From there we headed to the top of the circle to visit Gullfoss, or the ‘pie shaped’ waterfall. It was starting to get later in the day by this time, and a lot of the tour buses had left this area which made for a much more relaxed experience. Combine that with the fact it was now raining, and we had a great time not having to swim through the crowds at this gorgeous site.
After Gullfoss, our original plan was to visit the Secret Lagoon for a nice long soak at the end of the day. But getting lost on the way to Bruarfoss and the time we spent on parking etc. at Geyser put us way to late in the day for the Secret Lagoon. We were both disappointed to miss out on that one, but we headed on to the Kerið Crater at dusk.
While most sights are free to see in Iceland, the Kerið Crater has a small fee which I think was around $8 US when we visited which is supposed to be for maintenance and such. I was really surprised by the outrage surrounding this small fee, but I guess so many people have been told everything is free to see in Iceland, which is increasingly not the case.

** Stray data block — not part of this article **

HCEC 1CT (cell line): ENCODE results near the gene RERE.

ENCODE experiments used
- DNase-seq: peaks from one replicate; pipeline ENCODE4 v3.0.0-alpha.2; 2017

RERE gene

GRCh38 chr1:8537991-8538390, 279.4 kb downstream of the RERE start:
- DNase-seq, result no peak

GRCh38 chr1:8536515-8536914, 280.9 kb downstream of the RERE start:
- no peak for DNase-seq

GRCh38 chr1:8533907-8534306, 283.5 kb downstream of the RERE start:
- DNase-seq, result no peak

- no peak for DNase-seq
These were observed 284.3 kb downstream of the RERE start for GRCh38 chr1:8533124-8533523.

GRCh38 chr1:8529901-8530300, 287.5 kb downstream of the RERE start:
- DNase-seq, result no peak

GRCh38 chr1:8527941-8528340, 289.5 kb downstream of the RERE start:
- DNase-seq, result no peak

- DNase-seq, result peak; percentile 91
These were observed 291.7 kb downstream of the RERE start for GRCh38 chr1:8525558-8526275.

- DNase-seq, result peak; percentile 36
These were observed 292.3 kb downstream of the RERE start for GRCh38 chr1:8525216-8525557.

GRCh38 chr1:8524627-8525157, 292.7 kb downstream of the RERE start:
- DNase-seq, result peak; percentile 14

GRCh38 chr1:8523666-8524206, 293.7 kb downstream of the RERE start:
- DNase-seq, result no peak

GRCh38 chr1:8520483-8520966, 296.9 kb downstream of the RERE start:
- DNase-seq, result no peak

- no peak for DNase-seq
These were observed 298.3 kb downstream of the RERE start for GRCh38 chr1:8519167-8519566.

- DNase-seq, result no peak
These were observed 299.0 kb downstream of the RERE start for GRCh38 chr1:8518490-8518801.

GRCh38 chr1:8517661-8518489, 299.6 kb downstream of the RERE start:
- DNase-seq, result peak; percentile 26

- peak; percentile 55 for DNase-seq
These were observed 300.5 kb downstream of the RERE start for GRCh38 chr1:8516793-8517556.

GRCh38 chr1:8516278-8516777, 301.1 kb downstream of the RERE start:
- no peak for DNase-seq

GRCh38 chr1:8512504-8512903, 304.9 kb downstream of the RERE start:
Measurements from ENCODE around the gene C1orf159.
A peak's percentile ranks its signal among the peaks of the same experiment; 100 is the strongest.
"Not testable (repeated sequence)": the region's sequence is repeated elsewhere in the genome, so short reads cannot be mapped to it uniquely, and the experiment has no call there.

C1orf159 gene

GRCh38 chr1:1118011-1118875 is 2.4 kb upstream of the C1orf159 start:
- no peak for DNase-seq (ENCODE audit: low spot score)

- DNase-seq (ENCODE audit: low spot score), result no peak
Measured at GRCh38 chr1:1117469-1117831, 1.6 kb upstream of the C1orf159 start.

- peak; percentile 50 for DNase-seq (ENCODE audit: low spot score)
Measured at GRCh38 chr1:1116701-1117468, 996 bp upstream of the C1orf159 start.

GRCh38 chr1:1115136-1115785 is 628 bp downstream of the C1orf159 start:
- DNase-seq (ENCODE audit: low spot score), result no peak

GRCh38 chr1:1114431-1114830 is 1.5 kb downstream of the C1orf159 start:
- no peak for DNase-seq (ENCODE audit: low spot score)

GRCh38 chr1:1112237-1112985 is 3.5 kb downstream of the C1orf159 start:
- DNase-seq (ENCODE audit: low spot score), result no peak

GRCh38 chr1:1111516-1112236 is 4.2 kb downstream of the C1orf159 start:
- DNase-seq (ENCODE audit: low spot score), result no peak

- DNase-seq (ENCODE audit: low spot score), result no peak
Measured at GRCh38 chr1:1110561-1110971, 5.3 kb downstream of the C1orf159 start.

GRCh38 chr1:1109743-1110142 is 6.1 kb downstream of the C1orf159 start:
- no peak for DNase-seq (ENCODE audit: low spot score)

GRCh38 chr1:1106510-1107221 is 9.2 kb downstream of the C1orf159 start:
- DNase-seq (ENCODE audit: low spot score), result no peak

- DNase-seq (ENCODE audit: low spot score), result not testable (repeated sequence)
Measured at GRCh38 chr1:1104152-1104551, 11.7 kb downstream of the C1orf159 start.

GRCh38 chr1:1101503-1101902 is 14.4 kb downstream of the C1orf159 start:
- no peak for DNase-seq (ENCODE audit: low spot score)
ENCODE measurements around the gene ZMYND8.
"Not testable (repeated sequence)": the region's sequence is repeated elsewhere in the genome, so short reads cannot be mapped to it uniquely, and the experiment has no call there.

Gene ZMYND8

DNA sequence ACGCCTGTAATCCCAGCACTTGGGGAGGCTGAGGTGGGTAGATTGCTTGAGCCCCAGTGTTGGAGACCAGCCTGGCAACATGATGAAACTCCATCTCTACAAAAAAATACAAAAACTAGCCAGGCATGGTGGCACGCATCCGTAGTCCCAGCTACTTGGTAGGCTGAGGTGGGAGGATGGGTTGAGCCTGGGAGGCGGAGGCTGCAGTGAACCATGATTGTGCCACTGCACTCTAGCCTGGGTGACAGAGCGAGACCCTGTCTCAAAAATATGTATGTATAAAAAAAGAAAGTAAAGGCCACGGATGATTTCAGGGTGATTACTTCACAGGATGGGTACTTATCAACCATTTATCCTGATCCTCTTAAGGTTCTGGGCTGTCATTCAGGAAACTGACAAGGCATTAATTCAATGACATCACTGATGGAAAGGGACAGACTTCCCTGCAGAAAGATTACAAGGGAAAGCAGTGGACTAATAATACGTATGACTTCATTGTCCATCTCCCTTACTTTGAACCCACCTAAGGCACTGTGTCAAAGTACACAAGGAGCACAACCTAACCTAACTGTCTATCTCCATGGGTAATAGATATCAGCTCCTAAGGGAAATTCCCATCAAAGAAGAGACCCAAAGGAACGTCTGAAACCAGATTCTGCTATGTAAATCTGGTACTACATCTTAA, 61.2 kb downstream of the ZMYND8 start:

What we didn’t know until we visited, is that many of these places are either National Parks or they’re on private land. Some of the most popular sights in Iceland like the famouse waterfall Seljalandsfoss are on private land. The land owners are just trying to deal with the sheer amount of traffic coming their way by charging a small fee, which helps to maintain bathrooms, parking, and general cleanup.
After walking around the crater we headed south to a campground for the night. The next and final day of our trip we were planning on hiking to the Reykjadalur Hot River, and wanted to be near the beginning of the trail to get a good start.
We also made dinner that night with a large pot of pasta with veggies and tomato sauce as well as a Thai curry with rice noodles to take hiking with us the next day. Then we crawled into bed and set the alarm to go off hours before dawn so we could get a good start on our last day in Iceland. Plus after our less than great experience driving through the Golden Circle we really wanted to end our trip on a high note!
And finally the short version breakdown:
- The Golden Circle is famous for a reason, the sights are truly stunning. So it would be hard to say don’t bother visiting since there’s lots of amazing things to see and do.